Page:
Photography by Christopher Wahl Credits: Photography by Christopher Wahl
A bright idea tends to come as an "aha!" moment, out of the blue when you're going about your daily tasks. A good idea makes people stop and say, "That makes sense and I see how it can work" or, even better, "It's elegantly simple and so obvious."
I've heard good ideas delivered with hesitation, others with unbridled enthusiasm. How they are delivered is important and, when it comes to looking for investors, often critical. Not everyone is able to sell his or her idea. I see it all the time on Dragons' Den. For me, as an investor, listening is crucial, especially when the individual pitching the idea isn't a natural-born orator. Sometimes you need to listen really closely for the hidden gems.
For instance, back in the spring of 2012, an 83-year-old entrepreneur named Sam Koffski came on the show to pitch a modular sawhorse. My fellow Dragons passed on it, but as I listened intently to Sam's pitch, I began to envision a successful future for his unique and innovative invention. Today, the 3-D Multihorse is on retail shelves all across Canada—a business success story that's a direct result of listening attentively and honing in on all the details of who Sam was and what he was saying. It took more than three decades and a handful of false starts for Sam's entrepreneurial dream to come true. Does it pay to listen? Always.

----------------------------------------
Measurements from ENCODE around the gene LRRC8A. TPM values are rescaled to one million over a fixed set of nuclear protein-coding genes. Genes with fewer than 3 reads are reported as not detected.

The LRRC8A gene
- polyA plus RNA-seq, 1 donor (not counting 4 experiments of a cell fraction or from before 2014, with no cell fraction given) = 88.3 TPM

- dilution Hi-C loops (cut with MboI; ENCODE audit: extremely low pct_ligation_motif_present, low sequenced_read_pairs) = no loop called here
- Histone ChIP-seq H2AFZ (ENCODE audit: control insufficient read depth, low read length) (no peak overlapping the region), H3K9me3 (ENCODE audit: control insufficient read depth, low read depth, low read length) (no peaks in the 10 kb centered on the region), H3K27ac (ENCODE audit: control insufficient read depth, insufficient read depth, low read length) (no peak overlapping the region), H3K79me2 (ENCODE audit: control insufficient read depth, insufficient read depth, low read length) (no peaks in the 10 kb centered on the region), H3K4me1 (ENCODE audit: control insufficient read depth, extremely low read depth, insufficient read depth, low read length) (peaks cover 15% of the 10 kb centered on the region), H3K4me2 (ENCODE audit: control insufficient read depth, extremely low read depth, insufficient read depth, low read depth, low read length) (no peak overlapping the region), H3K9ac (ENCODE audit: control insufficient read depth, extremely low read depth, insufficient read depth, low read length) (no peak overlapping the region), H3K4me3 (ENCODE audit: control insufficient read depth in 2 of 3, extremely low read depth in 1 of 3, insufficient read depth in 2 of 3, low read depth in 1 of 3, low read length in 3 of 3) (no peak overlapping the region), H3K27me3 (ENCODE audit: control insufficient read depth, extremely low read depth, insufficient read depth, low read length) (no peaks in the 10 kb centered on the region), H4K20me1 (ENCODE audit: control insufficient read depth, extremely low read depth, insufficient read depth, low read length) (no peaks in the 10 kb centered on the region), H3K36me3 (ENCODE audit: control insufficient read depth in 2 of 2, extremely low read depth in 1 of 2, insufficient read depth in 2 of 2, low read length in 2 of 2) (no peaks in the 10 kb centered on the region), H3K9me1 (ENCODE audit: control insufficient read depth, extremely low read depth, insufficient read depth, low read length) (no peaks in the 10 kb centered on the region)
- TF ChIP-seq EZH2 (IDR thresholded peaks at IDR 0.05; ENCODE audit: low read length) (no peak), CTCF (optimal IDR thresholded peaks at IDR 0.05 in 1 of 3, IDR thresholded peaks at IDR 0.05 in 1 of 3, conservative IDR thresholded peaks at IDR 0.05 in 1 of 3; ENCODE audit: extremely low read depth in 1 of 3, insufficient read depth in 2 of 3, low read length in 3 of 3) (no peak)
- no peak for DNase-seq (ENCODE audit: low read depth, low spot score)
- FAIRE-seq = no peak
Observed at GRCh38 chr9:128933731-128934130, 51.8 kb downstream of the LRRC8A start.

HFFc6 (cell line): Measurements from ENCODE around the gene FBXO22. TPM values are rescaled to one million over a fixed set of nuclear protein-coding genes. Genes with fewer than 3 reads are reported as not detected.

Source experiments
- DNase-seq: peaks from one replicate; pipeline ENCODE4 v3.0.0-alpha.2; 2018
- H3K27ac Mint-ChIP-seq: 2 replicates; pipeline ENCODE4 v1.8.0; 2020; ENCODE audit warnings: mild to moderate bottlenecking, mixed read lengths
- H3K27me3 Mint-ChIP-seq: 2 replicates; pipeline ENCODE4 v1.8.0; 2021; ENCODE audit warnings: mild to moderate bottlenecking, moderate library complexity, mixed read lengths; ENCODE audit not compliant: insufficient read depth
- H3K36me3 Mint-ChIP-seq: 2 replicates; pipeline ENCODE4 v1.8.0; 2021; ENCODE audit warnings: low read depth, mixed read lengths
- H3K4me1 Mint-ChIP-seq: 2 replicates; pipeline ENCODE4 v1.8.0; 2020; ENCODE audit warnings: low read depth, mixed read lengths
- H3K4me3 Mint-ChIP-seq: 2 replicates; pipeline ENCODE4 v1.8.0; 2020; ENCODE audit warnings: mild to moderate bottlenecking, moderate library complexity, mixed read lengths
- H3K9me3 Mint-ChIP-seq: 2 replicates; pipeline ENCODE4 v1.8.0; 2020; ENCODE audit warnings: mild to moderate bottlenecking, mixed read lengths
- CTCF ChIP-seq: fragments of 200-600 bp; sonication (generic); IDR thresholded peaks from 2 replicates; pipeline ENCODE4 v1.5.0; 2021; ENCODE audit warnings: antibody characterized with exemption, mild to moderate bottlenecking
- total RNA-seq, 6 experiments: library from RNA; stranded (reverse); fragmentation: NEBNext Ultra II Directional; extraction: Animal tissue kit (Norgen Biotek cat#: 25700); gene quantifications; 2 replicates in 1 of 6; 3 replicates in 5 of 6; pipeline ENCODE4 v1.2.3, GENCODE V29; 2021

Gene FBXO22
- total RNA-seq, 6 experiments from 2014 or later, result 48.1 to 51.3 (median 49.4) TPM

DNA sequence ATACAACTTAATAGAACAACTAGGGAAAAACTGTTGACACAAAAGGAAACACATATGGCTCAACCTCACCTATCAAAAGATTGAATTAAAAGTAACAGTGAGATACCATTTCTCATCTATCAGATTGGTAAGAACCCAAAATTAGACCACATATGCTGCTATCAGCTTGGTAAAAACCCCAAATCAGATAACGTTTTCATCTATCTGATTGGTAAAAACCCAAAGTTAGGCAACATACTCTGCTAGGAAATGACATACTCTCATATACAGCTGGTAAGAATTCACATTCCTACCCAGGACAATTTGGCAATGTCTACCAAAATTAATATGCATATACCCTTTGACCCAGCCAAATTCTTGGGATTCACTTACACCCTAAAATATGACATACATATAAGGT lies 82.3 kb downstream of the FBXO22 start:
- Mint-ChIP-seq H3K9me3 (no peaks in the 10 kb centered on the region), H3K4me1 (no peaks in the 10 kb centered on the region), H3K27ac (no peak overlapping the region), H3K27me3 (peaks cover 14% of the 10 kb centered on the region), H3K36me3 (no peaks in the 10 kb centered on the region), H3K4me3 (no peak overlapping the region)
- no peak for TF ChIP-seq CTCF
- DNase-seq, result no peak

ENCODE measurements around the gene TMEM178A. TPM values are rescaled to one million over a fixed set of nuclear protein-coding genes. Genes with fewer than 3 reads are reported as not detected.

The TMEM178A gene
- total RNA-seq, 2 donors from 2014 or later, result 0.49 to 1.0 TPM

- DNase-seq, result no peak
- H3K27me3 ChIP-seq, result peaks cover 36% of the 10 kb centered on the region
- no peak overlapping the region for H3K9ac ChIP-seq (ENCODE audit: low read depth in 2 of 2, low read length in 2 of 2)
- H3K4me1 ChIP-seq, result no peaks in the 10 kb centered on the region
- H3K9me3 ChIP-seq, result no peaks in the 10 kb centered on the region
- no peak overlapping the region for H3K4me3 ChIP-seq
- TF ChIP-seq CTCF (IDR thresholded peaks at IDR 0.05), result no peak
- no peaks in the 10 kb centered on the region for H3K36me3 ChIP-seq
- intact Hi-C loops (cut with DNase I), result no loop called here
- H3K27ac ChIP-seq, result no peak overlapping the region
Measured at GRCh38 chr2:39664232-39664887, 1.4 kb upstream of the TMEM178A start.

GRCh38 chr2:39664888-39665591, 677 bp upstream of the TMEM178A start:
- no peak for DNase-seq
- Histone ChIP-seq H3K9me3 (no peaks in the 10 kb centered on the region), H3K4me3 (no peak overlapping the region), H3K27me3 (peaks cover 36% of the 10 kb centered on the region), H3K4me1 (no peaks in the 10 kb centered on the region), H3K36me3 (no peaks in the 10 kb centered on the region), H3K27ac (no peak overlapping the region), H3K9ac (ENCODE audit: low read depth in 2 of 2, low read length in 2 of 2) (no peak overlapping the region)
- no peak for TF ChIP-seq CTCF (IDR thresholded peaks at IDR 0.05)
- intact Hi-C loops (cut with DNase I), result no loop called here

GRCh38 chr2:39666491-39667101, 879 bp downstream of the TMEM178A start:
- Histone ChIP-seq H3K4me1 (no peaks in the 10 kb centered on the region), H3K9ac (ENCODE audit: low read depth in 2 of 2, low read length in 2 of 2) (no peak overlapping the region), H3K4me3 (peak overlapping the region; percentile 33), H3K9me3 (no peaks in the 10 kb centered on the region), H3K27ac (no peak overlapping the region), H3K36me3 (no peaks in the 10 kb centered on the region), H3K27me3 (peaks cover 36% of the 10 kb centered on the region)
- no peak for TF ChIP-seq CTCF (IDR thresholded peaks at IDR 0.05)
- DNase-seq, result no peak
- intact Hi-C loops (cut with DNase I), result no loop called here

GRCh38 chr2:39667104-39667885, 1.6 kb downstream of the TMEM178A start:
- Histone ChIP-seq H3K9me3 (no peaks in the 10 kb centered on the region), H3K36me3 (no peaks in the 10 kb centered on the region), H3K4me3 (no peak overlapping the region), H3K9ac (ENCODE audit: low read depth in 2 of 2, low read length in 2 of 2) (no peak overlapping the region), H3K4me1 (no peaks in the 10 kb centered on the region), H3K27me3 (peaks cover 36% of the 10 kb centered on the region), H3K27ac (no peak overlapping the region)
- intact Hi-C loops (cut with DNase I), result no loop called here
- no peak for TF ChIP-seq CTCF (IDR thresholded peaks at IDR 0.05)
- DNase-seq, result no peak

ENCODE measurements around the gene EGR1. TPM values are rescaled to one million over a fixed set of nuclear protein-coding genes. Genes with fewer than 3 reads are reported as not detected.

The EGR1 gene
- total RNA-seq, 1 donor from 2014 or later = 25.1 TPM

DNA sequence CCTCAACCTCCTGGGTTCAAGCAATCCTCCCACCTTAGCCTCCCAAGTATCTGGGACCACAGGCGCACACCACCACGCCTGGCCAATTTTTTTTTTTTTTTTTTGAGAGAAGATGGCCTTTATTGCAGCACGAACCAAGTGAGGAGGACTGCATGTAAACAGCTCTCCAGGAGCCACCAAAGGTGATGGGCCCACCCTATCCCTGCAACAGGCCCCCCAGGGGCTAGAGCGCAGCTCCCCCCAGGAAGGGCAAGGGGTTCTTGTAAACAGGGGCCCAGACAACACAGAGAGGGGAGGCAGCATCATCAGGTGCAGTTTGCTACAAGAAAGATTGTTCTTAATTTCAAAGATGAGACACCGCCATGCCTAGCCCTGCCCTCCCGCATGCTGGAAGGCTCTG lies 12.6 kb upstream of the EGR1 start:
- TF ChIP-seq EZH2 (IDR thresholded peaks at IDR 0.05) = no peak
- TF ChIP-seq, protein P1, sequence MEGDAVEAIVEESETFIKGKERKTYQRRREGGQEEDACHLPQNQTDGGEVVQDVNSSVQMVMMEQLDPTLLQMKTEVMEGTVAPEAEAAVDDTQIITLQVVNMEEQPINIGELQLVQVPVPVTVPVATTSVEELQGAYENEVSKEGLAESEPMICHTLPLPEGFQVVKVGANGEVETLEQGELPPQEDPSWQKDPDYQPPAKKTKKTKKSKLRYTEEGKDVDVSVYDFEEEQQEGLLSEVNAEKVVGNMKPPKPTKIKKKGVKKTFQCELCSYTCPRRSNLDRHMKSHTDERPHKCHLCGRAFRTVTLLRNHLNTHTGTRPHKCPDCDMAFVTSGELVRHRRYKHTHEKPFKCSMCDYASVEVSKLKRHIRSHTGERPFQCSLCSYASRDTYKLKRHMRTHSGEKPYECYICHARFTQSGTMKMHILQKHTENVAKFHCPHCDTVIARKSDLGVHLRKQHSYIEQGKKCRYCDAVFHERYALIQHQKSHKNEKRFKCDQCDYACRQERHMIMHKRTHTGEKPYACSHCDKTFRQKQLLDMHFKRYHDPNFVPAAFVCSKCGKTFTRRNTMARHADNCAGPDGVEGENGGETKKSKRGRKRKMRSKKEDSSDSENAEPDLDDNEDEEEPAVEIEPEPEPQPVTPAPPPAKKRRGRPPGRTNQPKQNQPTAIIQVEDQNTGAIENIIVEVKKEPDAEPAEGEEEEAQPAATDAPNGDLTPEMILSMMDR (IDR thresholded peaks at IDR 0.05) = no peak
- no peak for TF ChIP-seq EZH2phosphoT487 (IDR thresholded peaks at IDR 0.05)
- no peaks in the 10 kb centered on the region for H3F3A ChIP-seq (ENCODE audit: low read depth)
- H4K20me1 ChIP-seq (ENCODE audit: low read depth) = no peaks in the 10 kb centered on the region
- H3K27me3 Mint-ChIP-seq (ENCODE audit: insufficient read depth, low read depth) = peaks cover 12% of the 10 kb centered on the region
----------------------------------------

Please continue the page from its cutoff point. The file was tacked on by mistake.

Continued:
To make a good idea great you have to gather a small group of people who can take it, flesh it out and turn it into a reality. Collaboration is key. The process of taking the seed of an idea and allowing it to flourish involves many skills, and they are never found in just one individual. At Venture (the communications firm where I started in the '80s and am now CEO) the aim is to take great ideas and make them better via input from a whole host of talented individuals: designers, strategists, writers, you name it. Plus, we use input and feedback from customers. Every great campaign we've ever launched has, at its heart, collaboration.
Recently, I came up with the idea for YouInc.com, an online lifestyle platform designed to help entrepreneurs succeed. It's based on everything I've learned during my 30 years of helping entrepreneurs as a marketer, the 30 years I spent building my own business and my seven seasons on Dragons' Den. It was obvious to me that there needed to be a community for entrepreneurs, one that really speaks to them in their own language, one that understands that being an entrepreneur is a lifestyle choice. That was the original idea, anyway. It became much more when I reached out for help to make it blossom. I spoke to many other entrepreneurs, their families, developers and CEOs of major tech organizations. Today, my idea has evolved and grown, and we are now looking to expand into global markets.
We all have good ideas. Every one of us. That's one thing I know for certain. Some ideas will be turned into great realities, while others will die on the cutting-room floor. The trick is to be brave enough to say them out loud. To be unafraid of input. To be willing to let your idea grow from good to great. But to do that, you first have to accept that you are capable of greatness.
Arlene Dickinson is one of Canada's most renowned independent marketing communications entrepreneurs, a venture capitalist on the CBC series Dragons' Den, and CEO of Venture Communications, Arlene Dickinson Enterprises and YouInc.com.
We have lots more stories on great Canadian talents, including comedian Martin Short.
|This story was originally titled "Thinking Big" in the April 2014 issue.|
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